|You may not like it, but medical research proves what joggers have known all along — staying healthy requires vigorous physical activity. And the latest recommendations call for incorporating resistance and strength training into your aerobic regimen (see Exercise: Strength Training on page 188).
“The benefits of aerobic exercise are well documented,” says Dr. Chetan Patel, a cardiologist at Lake Hospital System. “Aerobic activity like running or biking lowers cholesterol while improving cardiovascular status.”
But weak muscles have a more difficult time providing the strength required for extended aerobic exercise. By building lean body mass, it’s easier to work your cardiovascular system more effectively.
And, now for the news the couch potatoes dread: The newest guidelines from both the U.S. Department of Health and Human Services and American College of Sport Medicine call for moderate-intensity aerobic physical activity for at least 30 minutes, five days a week. If you want to use the aerobic exercise to lose weight, you may have to crank up that activity to 60 minutes or more each session. " style="background: #00B305" />No matter what, people starting aerobic training programs should consult with a doctor and implement the exercise gradually. “Don’t just jump on the treadmill or start pumping weights,” Patel says. “Get some basic knowledge first. Maybe start with yoga or tai chi. These exercises promote flexibility and strength, both of which are necessary for a successful aerobic program.”
People who can’t fit regular gym time into their schedules can do other practical things throughout the workday. Patel points out that combining short bouts of activity, even in 10-minute bursts, can add up to the daily 30-minute goal.
“Walk from the parking lot,” Patel suggests. “Take the stairs, stretch in the office. Play outside with your kids. ... Take time to get flexible and then keep moving. Take it in steps.”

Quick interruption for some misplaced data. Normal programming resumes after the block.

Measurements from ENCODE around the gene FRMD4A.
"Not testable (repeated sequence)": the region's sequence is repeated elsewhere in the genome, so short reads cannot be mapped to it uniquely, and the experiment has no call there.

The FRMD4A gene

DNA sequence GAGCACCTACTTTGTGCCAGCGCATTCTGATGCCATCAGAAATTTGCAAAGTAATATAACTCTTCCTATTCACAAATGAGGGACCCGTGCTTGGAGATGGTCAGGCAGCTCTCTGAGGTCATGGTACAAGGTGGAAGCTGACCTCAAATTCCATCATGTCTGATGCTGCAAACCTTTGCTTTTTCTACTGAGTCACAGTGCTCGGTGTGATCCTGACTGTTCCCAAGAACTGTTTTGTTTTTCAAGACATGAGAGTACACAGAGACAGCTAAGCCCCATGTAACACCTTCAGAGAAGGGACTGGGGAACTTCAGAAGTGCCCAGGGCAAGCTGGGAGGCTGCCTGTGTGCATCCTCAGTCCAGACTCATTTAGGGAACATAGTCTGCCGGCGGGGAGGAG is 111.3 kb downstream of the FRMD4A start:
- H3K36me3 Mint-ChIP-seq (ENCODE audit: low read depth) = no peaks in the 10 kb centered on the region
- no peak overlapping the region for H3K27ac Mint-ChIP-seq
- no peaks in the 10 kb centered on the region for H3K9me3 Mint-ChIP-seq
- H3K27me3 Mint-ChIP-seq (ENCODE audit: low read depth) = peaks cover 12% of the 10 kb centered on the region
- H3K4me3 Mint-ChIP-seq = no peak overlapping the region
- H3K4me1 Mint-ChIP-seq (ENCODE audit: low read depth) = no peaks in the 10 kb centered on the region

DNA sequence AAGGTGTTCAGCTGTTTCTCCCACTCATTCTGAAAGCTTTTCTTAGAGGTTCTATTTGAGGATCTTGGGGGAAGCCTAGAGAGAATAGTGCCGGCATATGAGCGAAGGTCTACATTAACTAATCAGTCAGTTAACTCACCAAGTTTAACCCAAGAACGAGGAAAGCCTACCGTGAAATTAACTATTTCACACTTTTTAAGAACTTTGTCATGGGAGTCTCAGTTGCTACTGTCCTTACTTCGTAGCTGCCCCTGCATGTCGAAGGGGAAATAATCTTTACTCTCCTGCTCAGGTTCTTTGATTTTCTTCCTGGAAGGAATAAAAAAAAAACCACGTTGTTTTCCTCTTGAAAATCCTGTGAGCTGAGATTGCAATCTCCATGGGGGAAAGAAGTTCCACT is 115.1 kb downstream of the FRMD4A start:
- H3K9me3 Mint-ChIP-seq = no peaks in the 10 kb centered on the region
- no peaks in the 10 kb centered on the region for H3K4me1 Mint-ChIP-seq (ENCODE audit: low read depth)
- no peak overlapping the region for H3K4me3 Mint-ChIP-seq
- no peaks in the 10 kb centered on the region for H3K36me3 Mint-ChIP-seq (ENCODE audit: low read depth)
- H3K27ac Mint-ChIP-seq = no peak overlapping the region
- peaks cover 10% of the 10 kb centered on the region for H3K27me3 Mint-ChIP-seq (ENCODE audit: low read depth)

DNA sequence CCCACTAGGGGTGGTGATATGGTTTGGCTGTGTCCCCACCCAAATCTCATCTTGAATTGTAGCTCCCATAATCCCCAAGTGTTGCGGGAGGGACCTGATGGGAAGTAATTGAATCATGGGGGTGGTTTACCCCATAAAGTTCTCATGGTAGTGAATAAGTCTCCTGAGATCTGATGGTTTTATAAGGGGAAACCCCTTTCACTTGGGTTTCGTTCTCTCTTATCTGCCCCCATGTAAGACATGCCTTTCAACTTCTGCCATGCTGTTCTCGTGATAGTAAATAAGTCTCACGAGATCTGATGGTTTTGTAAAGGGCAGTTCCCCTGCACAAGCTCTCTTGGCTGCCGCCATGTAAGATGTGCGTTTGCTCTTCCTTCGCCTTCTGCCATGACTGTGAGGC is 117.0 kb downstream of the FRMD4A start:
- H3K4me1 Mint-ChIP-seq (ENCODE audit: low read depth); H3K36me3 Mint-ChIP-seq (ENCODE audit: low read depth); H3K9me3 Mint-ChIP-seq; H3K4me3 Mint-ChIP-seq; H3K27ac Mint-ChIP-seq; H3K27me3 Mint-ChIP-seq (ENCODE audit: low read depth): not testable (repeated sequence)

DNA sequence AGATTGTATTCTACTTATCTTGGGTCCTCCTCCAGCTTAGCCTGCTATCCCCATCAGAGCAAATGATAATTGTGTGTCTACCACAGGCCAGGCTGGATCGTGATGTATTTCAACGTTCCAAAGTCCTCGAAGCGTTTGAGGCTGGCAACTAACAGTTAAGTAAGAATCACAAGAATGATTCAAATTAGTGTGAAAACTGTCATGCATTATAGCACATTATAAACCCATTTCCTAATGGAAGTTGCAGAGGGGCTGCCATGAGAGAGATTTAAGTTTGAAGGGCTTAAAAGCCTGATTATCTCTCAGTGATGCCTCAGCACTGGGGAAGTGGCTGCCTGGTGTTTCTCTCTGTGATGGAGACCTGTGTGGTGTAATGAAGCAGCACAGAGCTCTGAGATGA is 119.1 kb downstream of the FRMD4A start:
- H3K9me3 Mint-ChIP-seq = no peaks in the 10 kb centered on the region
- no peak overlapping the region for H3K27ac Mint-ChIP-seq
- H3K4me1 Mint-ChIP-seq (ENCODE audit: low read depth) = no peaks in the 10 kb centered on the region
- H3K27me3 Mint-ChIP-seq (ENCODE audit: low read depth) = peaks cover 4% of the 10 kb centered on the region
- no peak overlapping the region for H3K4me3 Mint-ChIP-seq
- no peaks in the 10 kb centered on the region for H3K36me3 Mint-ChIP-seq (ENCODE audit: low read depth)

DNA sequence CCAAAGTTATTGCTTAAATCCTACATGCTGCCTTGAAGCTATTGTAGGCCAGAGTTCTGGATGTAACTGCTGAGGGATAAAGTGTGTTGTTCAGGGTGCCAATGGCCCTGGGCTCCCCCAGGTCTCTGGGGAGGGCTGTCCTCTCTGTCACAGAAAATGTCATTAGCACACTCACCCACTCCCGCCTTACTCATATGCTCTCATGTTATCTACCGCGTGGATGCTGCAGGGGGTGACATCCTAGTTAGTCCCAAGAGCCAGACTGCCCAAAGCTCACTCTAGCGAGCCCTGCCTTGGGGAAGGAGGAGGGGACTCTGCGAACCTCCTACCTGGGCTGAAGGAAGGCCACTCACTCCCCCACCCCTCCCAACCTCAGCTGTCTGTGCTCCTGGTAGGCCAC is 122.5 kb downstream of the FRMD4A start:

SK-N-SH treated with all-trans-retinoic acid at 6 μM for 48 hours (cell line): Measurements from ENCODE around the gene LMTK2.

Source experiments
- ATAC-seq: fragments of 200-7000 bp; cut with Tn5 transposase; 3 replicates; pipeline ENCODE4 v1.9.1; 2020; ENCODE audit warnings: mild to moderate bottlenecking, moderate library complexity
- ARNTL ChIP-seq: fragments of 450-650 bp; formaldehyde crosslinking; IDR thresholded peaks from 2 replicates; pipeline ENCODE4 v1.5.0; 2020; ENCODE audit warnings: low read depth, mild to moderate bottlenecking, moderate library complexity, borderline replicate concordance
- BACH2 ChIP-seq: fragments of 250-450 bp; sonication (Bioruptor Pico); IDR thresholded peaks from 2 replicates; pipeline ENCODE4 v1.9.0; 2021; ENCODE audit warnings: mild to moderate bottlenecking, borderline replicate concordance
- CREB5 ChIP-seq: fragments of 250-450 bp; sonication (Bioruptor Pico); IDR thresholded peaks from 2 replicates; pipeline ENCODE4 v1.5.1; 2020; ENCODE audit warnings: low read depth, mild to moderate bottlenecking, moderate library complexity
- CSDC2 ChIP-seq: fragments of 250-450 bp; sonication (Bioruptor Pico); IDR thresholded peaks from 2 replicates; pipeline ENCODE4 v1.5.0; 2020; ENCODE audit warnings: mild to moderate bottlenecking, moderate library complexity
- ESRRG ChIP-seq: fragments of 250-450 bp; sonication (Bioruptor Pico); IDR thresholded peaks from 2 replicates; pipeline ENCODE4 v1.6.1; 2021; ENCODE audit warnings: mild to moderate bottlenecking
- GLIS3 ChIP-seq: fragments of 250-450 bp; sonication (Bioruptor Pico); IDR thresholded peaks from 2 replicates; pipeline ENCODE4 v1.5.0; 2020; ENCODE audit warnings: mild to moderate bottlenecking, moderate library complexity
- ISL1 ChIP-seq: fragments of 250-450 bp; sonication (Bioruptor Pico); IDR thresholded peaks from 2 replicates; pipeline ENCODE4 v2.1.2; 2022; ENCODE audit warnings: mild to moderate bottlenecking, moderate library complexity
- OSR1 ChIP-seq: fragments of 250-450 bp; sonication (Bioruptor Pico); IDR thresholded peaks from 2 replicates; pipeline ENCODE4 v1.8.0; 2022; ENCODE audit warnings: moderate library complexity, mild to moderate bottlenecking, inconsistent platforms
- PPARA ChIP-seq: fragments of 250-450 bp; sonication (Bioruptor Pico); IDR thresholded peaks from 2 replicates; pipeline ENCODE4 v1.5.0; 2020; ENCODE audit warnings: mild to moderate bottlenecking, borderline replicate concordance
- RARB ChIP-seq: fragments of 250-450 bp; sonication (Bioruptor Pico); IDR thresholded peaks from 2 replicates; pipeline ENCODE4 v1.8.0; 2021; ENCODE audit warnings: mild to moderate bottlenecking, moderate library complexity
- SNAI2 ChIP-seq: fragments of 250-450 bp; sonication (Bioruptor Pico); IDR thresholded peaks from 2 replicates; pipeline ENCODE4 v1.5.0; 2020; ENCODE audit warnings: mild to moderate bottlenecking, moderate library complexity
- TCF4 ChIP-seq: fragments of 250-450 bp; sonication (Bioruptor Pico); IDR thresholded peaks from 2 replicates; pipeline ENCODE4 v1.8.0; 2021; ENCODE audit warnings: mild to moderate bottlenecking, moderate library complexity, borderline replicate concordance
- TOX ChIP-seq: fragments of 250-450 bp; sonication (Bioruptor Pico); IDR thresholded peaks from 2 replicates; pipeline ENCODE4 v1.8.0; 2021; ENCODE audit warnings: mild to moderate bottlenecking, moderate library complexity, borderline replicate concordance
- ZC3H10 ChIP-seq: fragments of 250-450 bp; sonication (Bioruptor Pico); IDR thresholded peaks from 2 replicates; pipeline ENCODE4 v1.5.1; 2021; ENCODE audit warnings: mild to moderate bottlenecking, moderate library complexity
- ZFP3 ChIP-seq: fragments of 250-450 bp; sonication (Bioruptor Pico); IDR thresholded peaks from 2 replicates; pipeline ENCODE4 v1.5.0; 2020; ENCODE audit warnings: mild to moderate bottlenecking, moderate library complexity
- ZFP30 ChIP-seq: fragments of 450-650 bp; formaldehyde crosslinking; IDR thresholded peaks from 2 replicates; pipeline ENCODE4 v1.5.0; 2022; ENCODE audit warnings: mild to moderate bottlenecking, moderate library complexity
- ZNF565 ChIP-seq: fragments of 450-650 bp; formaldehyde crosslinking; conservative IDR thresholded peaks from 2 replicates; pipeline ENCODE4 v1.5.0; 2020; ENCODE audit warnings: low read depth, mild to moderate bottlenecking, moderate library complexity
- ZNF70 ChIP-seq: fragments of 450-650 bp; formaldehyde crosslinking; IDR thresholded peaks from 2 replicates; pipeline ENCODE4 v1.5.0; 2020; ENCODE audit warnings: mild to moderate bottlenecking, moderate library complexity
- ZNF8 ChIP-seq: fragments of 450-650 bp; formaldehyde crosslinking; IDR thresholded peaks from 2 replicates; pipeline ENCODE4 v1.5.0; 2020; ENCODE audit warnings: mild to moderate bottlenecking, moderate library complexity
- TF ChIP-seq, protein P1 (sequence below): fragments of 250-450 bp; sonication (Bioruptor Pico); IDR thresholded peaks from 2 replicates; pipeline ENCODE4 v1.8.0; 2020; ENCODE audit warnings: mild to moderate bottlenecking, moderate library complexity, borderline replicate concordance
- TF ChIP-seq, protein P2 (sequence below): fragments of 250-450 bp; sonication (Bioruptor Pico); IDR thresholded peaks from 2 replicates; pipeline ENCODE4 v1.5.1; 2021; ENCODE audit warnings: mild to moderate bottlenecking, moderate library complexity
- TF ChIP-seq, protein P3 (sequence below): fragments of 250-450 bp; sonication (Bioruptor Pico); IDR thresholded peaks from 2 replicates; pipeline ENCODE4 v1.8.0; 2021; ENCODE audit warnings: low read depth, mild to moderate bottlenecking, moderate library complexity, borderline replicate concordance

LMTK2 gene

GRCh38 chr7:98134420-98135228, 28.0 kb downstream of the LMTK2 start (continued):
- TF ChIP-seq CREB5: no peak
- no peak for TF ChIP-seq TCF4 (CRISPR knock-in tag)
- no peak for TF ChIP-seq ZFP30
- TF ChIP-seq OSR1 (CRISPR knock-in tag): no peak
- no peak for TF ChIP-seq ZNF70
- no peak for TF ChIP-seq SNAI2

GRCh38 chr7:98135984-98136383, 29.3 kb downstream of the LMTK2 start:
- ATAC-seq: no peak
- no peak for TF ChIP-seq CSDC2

How They Did It
After suffering a heart attack last May, Eric Kimura of Mentor spent three days in Willoughby’s Lake West Hospital, pondering his health and resolving to take action to improve it.
“At first I was really worried,” Kimura says of the start of his cardiac rehabilitation. “Every time I felt any chest pain, I’d start to think I may be overdoing things or maybe I wasn’t doing enough. But because I have a family, I really wanted to make an effort to lose weight and get healthy. I want to be there for them.”
Today, the father of two says he feel pretty good. He’s lost about 35 pounds, lowered his blood pressure and raised his energy level, which he attributes to a new healthy outlook and workout routine.
He began a cardio rehabilitation program in June, going to the hospital three days a week for an hour on the treadmill, exercise bike and elliptical machine. Several weeks into his regimen, his trainer added weights and strength training to complement the aerobic portion of his workouts.
“It takes a little time and effort, but it’s worth it,” he says. “I’ve made a big change in my lifestyle in eating and exercise, but I feel so much healthier and stronger, I don’t want to go back to my old ways.”
A Guide To: Getting Enough Cardio
For people age 65 and under , Here are the latest cardio basics from the American Heart Association and American College of Sports Medicine recommend for people age 65 and under :
• Do moderately intense cardio (activity intense enough to raise your heart rate and break a sweat) for 30 minutes or more five times a week, or do vigorously intense cardio for 20 minutes or more three times a week. If you want to maintain or lose weight, 60 to 90 minutes of physical activity might be necessary.
• Set a Schedule: Maybe it’s on your lunch hour or after dinner — choose specific times to exercise and it’ll help you stay consistent.
• Involve Others: Make the commitment to more exercise with your spouse, a friend or even your kids to teach them a healthy lifestyle at a young age.
• No Gym Membership Required: A pair of walking shoes and some motivation are all you really need.
Source: American College of Sports Medicine; www.acsm.org